Ruben Tuinenburg is van beroep kraanmachinist grondverzet. Hij en zijn kraan worden door Ripping b.v. verhuurd aan BAM. Vandaag is zijn laatste dag hier.

Hij weet nog niet waar hij morgen aan het werk gaat. Hij is bezig met het dichtgooien van de sleuf waar de afgelopen week de laatste buizen uit zijn gehaald. De bodem onder de voormalige Mekelweg is nu schoon zodat er geheid kan worden voor de aanleg van de nieuwe trambaan.

Are students being taught all they need to know about becoming entrepreneurs?
”One common miscommunication is still the patent phenomena. Our young talents think they must patent their ideas to protect them. But in fact if you want to be an entrepreneur, while being still careful, you should be open to challenging your concept against the market. Making a patent in a very early stage is a long and unnecessary step. Also, it seems the message conveyed by people like Ken Morse, of MIT’s Center for Entrepreneurship, is that the only really successful entrepreneurs are those who build the next Google. But this overlooks an important economic reality: 80% of companies are small and medium sized. Never feel disappointed if you only have 5 or 50 employees, and not 50,000.” 

What are the first steps in becoming an entrepreneur?
”First, understand that there’s a difference between an idea and opportunity. Opportunity is to be able to see, it’s a famous intellectual capacity called serendipity, and it’s being able to see what others are not really seeing. And that’s usually what successful entrepreneurs have been able to do. Everything starts with an opportunity, but between spotting it and making it happen, there is an extremely discontinuous link. Once you spot an opportunity, perseverance and focus are the two main capabilities you must have.”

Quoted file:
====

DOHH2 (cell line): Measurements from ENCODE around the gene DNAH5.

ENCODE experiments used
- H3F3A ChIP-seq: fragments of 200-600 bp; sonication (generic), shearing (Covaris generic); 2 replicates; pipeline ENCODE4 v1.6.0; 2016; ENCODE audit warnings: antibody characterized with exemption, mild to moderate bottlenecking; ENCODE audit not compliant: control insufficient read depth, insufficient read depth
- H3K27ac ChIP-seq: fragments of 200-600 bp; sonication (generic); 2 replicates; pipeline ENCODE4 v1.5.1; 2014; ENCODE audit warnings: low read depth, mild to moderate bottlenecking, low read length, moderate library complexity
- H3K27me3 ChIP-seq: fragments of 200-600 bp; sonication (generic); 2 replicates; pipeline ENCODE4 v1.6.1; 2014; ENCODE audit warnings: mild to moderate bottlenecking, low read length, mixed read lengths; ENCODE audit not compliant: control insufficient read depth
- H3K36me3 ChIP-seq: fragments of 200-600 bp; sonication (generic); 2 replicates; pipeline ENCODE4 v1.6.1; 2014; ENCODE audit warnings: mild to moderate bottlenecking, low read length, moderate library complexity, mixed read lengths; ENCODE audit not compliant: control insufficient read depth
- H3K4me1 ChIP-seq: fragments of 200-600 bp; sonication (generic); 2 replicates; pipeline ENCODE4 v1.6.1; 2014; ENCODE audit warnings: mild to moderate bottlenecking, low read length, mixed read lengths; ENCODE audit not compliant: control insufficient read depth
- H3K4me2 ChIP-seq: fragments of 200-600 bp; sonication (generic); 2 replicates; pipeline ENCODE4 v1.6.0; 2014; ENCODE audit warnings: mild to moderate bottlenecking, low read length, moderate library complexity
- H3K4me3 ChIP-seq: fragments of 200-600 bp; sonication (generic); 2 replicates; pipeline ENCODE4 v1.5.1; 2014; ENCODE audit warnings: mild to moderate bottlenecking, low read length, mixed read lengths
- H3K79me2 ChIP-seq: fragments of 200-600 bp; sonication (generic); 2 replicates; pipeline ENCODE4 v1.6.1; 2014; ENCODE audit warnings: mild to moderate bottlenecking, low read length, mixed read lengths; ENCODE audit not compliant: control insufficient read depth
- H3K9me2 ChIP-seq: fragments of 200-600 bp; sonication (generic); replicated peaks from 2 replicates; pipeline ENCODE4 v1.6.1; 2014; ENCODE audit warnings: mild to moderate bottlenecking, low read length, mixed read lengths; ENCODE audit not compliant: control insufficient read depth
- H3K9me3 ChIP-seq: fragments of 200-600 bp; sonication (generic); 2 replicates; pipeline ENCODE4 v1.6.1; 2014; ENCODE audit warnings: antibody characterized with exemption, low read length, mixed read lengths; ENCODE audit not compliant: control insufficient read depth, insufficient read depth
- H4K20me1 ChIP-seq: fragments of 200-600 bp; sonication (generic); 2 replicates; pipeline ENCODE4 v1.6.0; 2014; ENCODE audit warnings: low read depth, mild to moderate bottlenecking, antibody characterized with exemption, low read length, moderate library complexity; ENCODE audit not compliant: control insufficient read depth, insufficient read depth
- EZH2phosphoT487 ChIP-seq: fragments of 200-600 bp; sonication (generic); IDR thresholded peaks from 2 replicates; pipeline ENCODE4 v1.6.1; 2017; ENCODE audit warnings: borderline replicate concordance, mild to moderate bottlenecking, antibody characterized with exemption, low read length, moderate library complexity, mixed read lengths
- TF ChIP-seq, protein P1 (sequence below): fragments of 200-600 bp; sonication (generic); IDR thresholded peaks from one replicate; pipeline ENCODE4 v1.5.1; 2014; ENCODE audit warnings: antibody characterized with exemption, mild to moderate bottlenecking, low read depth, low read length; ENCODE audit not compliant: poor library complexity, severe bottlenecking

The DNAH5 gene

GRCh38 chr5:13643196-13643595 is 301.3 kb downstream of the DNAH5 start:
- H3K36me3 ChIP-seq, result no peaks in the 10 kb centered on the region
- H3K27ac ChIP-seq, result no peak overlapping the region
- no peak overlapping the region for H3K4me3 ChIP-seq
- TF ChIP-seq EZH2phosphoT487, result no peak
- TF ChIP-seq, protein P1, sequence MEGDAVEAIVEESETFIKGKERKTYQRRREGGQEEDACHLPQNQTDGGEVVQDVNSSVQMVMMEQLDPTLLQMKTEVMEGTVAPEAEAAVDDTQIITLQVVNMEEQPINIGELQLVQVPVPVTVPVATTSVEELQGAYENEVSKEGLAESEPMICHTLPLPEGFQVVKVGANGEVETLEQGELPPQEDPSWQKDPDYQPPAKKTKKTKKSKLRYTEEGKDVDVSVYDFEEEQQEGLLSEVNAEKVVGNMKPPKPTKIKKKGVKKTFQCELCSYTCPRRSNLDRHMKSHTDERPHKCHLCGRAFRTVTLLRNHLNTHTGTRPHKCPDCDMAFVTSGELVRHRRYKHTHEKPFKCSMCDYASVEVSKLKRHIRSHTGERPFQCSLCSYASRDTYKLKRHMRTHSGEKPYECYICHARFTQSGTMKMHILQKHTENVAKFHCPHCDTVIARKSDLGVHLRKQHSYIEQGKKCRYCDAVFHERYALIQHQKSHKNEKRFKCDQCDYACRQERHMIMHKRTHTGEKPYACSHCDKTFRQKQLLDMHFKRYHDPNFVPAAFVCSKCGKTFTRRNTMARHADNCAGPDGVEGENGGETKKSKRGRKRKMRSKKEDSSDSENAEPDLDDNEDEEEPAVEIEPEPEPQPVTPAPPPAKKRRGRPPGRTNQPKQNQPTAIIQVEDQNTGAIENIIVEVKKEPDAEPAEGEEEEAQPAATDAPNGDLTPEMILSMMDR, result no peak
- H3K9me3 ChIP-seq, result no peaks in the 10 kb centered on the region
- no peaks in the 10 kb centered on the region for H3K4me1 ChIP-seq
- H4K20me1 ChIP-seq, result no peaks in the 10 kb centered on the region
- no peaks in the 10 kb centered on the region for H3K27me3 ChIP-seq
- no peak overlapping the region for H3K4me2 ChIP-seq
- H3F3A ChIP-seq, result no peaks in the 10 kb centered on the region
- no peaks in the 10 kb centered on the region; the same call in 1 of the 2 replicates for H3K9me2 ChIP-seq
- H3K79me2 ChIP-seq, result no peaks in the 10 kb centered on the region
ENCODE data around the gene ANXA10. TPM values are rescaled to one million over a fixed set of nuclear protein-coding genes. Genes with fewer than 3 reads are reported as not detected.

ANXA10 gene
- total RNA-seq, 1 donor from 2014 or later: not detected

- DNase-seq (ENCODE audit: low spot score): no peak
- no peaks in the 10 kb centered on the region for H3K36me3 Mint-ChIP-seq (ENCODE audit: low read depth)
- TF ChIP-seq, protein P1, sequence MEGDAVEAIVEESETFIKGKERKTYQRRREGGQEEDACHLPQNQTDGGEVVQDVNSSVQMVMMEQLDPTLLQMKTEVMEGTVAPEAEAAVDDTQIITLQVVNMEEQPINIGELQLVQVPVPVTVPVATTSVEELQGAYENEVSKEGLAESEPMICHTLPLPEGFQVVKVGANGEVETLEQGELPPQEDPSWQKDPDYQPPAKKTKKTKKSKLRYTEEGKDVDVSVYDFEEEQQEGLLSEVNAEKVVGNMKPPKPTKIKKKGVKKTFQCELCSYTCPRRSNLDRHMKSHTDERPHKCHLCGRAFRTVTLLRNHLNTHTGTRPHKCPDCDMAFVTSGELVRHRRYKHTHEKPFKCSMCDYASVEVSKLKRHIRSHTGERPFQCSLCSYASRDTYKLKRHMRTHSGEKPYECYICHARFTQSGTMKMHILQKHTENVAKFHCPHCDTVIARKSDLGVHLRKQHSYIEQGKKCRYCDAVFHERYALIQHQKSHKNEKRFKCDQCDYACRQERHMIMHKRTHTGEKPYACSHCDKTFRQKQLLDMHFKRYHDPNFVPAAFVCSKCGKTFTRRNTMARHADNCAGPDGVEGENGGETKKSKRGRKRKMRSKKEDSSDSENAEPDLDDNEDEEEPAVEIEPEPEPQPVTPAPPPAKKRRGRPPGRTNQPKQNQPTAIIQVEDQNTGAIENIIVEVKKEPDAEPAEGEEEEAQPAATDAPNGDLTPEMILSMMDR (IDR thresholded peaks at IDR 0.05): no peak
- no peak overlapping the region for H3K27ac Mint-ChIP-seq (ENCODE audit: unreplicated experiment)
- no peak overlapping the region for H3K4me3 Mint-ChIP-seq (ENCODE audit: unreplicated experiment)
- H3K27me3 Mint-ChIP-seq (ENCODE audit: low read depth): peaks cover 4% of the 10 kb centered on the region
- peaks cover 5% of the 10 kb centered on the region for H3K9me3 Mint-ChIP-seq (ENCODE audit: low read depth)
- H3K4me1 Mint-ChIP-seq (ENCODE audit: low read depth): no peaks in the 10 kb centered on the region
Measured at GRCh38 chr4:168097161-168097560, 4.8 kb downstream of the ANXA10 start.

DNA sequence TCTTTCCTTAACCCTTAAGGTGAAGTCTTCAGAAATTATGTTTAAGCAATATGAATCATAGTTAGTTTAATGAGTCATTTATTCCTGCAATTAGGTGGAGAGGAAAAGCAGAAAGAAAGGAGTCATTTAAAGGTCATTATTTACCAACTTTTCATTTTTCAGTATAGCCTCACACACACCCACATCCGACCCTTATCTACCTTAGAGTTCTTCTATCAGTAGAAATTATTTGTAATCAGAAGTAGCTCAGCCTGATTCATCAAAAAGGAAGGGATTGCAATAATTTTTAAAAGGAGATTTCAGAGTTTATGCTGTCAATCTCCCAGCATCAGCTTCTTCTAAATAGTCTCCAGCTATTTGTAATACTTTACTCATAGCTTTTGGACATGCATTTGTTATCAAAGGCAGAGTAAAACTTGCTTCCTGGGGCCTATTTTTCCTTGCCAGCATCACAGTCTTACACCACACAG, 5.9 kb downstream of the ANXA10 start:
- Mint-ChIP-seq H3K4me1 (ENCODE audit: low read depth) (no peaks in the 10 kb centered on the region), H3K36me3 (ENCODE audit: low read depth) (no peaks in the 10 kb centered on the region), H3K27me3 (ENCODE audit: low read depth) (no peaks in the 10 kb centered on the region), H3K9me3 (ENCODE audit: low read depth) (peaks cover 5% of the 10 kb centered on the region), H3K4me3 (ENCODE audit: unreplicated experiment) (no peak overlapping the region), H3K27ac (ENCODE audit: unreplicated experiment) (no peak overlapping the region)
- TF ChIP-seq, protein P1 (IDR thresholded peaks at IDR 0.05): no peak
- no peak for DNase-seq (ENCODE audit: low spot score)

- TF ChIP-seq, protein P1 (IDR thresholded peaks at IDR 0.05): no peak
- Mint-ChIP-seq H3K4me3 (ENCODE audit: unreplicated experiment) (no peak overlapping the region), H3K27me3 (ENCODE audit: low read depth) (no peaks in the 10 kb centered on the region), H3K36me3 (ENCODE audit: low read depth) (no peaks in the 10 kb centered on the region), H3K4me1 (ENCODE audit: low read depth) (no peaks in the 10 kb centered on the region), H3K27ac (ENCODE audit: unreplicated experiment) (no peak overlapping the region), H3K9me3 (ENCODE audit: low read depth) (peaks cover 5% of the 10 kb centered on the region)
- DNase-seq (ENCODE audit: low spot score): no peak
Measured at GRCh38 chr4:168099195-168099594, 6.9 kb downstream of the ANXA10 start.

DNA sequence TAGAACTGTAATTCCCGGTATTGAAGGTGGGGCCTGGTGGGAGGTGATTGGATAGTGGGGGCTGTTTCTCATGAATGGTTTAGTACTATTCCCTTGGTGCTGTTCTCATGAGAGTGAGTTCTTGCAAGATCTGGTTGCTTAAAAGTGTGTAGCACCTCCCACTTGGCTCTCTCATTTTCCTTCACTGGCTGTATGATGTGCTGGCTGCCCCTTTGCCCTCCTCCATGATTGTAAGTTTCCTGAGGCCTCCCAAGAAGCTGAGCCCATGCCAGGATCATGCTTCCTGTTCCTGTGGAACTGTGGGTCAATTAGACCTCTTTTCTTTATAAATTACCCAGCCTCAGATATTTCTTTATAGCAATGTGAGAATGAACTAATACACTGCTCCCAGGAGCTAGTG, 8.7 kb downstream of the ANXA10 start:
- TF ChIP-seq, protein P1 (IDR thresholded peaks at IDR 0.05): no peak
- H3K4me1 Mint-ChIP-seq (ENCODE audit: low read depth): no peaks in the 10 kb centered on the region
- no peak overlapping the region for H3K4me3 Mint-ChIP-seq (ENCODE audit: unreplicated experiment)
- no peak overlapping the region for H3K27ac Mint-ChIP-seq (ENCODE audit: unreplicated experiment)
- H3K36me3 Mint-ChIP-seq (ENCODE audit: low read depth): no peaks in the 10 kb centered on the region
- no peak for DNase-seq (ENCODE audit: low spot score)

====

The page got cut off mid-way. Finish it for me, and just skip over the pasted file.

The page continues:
What major challenges should a TU Delft student entrepreneur expect initially?
”I always start my lectures by saying, ‘if you want to work for years with no money, be treated like shit by lots of people who think, ‘who are you to tell me anything’, and yet you still want to go through with it, then you might have the basic requirements of what an entrepreneur needs.’ Initially, you probably won’t have many contracts, which means not much revenue. If you get some revenue, you must first pay your employees, and if something is left over – usually there isn’t – then you can pay your own salary.”

Once you’ve identified a real business opportunity, what then? 
”You start by writing your business plan and talking to people who are knowledgeable about setting up companies and assessing market potential. Feedback is what you should really be after, in order to not lock yourself up. You must never think, after a while, that you know everything about your target market. You must talk to venture capitalists at every stage, and always get some kind of feedback to help polish your idea and modify your business plan. That’s really a crucial first step.” 

Is there a specific entrepreneurial recipe to follow for finding investors?
”There are no recipes for convincing venture capitalists to support you. Everything depends on you and your specific idea, market potential, etc. And you must be sufficiently ambitious: there’s this perception that I sometimes see with my students of ‘we got this great idea, and we only asked for 20,000 euro’s!’ But nowadays, venture capitalists aren’t really interested in very small ideas. This doesn’t mean they’re only interested in companies like Google, but they are interested in companies with 10, 20 or 100 employees, and still paying off. Don’t think that just because you have a low profile, in terms of how much money you need, that it’s better for you.”